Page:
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Mobile driver’s licenses (mDLs) and your business

Take a closer look at what mobile driver’s licenses are, how they work, and the use cases they may present for your business.

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⚡ Key takeaways
  • A mobile driver’s license (mDL) is a form of electronic identification that encrypts and digitally stores the information found on your physical driver’s license
  • Before an individual receives a mobile driver’s license, their identity must first be validated by the application that will house the mDL.
  • mDLs can help reduce the number of asks you make to your customers during the identity verification process, reducing friction and increasing conversions.

The iPhone, which is largely credited with kicking off the smartphone revolution, was released in 2007. In the 15 years since, smartphones have gone from expensive novelties to fashion statements to necessities of modern life. Smartphones have replaced landlines, desktop computers, calculators, alarm clocks, cameras, maps, GPS devices, debit and credit cards, and so much more.

Today, thanks to the development of mobile driver’s licenses (mDLs), they may be one step closer to fully replacing our wallets.

But mobile driver’s licenses aren’t just convenient for the end user. Businesses that need to verify the identity and age of their customers or users can also benefit from the widespread adoption of mDLs, as they have the potential to reduce friction and boost conversions during the verification process.

Below, we take a closer look at what exactly mobile driver’s licenses are, how they work, and the use cases they may present for your business.

What is a mobile driver’s license (mDL)?

A mobile driver’s license (mDL) is a form of electronic identification that encrypts and digitally stores the information found on your physical driver’s license. It’s designed to live on a mobile device, either in a digital wallet (like ones provided by Apple or Google), or through applications specifically designed to house mDLs.

Generally speaking, a mobile driver’s license will include the same data points found on an individual’s physical license. This may include the individual’s:

  • Name
  • Address
  • Date of birth
  • License number
  • Issue date
  • Expiration date
  • Issuing jurisdiction
  • Restrictions
  • Driving class
  • Biometric data (including photo, sex, eye color, height, etc.)

Mobile driver’s licenses are meant to supplement — not replace — physical ID cards. They can be useful in the event that an individual has lost or forgotten their physical license, as well as in situations that require identity or age verification (such as opening a bank account, purchasing a plane ticket, or making an age-restricted purchase).

Mobile driver’s licenses are also commonly referred to as:

  • Digital driver’s licenses (dDL)
  • Virtual driver’s licenses (vDL)
  • Electronic driver’s licenses (eDL)
  • Electronic IDs (eID)

How do mobile driver’s licenses work?

Mobile driver’s licenses are only available to individuals who live in states or territories that allow for their use (see a full list of states that issue and accept mDLs in the FAQs at the end of this article). In those states, mDLs are typically made available in one of three ways:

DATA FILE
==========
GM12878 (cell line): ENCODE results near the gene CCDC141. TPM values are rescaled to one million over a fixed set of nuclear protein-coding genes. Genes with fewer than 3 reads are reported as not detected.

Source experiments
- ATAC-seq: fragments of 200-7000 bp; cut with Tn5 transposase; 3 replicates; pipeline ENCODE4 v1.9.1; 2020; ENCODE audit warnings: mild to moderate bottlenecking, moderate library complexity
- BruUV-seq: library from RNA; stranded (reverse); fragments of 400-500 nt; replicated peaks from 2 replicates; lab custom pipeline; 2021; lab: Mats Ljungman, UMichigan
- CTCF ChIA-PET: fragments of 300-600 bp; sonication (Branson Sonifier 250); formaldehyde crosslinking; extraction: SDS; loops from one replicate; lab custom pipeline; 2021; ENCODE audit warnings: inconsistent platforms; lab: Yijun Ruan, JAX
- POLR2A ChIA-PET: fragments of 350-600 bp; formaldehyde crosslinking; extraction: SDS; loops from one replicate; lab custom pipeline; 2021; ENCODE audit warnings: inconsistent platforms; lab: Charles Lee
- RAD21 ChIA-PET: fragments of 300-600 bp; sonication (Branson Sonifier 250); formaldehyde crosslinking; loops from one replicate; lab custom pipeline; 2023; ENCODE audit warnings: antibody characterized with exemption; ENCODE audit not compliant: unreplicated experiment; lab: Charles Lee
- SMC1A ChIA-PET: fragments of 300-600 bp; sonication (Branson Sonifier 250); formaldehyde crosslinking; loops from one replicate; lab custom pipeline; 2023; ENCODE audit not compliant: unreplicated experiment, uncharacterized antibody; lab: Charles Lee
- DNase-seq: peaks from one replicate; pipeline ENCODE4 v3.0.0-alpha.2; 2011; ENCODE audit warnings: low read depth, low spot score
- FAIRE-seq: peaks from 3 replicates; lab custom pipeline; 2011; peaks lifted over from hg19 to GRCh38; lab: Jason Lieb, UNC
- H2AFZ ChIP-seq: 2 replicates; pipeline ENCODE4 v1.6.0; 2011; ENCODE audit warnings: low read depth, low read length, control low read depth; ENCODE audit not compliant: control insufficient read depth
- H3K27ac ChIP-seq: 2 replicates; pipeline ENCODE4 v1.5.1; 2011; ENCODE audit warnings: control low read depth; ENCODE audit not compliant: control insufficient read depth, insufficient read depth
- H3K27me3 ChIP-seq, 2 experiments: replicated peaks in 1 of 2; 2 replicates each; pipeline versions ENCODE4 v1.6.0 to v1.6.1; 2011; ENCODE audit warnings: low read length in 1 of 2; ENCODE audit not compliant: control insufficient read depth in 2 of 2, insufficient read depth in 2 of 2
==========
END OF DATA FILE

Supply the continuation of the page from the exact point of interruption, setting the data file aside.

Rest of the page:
• Through a digital wallet, like Apple Pay or Google Wallet
  • Through a first-party app designed for an individual state
  • Through a third-party app that partners with an individual state

Regardless of which method a state chooses to use to offer mobile driver’s licenses to its citizens, they largely work in the same way.

Validating the user’s identity

Before the user receives a mobile driver’s license, their identity must first be validated by the application that will house the mDL, in accordance with both international standards as well as the requirements of the issuing state or territory.

While validation may vary slightly depending on the specific application issuing the mDL, it typically involves some combination of the following:

  • Document upload: The user typically needs to scan both the front and back of their license or state-issued ID.
  • Database verification: The information provided by the user is then cross-checked and validated against an issuing database (typically the state’s DMV). Sometimes, the issuing state might require additional information to complete the application.
  • Selfie verification: Most digital wallets and mDL applications require the user to upload a series of selfies that must be taken in real time as they are requesting the mDL. These selfies are then compared against the photo in the ID. Additionally, the selfies are used to verify that a living person is requesting the mDL and not part of a scam or spoof.

Accessing the mDL after issuing

To access the mDL once it has been issued, the user usually just needs to navigate to the “IDs” section within their digital wallet or open the mDL app that stores it.

The user will need to authenticate their identity by entering a pin or password, or through a face- or fingerprint scan. This authentication must take place any time the individual wants to access or share their mDL.

If the user decides to share the data held within their mDL with a third party (such as a business or government agency) they will be given the opportunity to review the information that will be shared.

The business case for mobile driver’s licenses

Any business subject to Know Your Customer (KYC) and anti-money laundering (AML) requirements can benefit from leveraging mDLs as a part of their eKYC processes.

Of course, this includes traditional financial institutions such as banks, lenders, and insurers, as well as non-traditional institutions such as fintech companies, cryptocurrency exchanges, decentralized exchanges, and more. But it also includes businesses that are not directly subject to KYC requirements but which must verify their customers’ identities or ages for other reasons — such as in the case of age-restricted commerce, travel and hospitality, marketplaces, and online gaming.